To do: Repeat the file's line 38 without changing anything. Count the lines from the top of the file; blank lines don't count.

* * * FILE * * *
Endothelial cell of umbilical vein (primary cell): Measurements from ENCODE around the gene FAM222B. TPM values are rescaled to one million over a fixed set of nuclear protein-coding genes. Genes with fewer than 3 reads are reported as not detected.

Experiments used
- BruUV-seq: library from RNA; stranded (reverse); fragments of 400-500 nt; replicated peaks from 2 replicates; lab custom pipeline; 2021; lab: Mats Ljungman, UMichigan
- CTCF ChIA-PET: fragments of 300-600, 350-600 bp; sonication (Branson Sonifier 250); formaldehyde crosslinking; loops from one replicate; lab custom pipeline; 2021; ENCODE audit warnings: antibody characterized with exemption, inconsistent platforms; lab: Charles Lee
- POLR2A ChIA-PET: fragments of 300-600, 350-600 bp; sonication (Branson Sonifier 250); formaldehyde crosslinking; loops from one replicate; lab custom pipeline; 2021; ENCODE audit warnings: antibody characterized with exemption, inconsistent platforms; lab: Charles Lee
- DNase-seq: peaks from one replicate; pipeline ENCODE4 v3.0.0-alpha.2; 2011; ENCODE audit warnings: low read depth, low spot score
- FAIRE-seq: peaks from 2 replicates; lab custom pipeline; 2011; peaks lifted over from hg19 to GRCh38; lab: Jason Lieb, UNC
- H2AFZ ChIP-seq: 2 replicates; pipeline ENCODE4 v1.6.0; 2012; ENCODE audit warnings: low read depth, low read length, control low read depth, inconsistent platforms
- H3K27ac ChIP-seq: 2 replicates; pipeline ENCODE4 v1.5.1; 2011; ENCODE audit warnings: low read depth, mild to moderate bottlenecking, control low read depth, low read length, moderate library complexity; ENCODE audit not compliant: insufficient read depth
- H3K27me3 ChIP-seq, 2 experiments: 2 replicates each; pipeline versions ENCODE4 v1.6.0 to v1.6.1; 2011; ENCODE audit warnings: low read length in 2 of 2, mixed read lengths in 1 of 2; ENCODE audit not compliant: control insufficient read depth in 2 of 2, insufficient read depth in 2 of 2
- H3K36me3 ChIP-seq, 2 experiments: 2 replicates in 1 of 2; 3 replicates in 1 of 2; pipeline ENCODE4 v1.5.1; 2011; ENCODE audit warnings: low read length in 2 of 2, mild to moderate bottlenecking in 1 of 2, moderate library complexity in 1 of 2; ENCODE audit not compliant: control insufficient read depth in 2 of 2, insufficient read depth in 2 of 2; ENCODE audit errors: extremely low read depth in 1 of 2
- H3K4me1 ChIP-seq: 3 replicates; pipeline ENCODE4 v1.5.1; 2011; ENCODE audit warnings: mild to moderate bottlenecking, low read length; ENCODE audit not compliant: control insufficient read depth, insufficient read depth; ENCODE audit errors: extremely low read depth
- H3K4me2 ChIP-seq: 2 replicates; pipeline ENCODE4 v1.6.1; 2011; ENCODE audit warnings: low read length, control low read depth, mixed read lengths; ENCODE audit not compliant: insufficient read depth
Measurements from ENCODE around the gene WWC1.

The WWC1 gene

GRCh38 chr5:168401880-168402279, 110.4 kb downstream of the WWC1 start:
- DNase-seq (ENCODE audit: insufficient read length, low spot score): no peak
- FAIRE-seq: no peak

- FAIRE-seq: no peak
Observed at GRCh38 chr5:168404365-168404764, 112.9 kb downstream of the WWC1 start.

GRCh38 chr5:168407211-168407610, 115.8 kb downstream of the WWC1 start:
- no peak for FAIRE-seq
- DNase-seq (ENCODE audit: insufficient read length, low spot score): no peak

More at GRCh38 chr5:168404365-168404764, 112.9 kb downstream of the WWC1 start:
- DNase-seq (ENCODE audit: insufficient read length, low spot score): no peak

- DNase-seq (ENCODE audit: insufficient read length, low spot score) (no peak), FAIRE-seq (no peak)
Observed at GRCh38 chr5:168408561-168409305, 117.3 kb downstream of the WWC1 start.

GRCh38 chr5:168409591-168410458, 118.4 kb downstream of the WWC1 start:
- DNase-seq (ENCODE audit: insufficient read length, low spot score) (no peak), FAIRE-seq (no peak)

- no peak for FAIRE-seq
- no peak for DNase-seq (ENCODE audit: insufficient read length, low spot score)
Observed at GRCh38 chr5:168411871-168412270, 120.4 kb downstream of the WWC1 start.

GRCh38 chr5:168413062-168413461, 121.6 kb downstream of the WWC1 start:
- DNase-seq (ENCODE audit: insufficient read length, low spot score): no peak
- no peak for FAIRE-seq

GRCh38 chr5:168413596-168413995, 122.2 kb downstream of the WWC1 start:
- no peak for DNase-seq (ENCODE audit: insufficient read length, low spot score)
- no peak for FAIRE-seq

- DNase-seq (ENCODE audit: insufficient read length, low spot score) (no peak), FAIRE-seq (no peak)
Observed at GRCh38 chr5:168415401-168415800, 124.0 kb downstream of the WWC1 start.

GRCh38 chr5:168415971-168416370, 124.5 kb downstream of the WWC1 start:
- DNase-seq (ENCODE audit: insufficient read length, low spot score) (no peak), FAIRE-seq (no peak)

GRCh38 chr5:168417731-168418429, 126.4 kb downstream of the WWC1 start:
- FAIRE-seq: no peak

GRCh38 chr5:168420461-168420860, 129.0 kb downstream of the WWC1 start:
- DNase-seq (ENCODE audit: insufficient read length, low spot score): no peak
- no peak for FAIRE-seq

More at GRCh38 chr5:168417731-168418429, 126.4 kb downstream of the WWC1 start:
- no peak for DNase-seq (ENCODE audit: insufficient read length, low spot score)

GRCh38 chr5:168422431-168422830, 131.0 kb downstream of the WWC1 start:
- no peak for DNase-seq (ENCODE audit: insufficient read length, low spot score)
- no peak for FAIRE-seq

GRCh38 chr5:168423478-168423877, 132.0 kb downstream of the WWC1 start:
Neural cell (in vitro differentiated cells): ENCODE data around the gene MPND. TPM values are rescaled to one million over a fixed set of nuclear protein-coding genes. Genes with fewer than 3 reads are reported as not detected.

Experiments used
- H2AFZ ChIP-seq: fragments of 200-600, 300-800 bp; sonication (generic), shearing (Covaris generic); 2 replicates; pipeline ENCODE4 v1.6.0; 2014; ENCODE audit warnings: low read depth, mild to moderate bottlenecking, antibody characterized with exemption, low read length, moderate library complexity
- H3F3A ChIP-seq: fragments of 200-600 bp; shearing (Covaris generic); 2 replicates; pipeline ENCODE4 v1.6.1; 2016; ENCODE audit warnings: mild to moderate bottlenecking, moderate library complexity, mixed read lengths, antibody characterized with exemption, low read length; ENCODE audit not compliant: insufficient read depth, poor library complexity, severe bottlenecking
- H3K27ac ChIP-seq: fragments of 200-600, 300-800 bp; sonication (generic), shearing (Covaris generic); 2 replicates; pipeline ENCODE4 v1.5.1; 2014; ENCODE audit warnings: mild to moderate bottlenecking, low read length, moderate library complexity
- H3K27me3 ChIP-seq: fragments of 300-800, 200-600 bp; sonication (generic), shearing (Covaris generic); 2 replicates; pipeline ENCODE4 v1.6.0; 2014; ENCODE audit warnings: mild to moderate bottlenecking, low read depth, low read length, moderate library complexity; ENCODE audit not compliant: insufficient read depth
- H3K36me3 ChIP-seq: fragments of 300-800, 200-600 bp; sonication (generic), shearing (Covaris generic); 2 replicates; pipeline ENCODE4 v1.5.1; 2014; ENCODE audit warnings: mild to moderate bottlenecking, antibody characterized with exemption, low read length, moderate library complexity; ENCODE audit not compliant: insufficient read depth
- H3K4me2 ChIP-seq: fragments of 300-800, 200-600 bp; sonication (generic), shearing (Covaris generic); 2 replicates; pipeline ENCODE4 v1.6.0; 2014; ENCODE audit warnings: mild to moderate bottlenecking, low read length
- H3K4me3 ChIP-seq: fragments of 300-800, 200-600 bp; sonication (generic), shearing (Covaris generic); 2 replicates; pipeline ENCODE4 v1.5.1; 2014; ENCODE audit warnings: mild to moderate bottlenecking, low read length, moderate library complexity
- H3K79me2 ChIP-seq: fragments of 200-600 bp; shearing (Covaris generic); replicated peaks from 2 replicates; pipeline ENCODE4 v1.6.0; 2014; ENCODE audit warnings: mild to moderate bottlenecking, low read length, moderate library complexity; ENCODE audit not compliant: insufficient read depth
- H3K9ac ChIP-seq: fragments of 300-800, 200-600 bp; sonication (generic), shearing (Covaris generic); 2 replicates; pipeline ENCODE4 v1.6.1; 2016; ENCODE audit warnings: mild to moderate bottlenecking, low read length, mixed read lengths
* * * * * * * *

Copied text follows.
- no peak for FAIRE-seq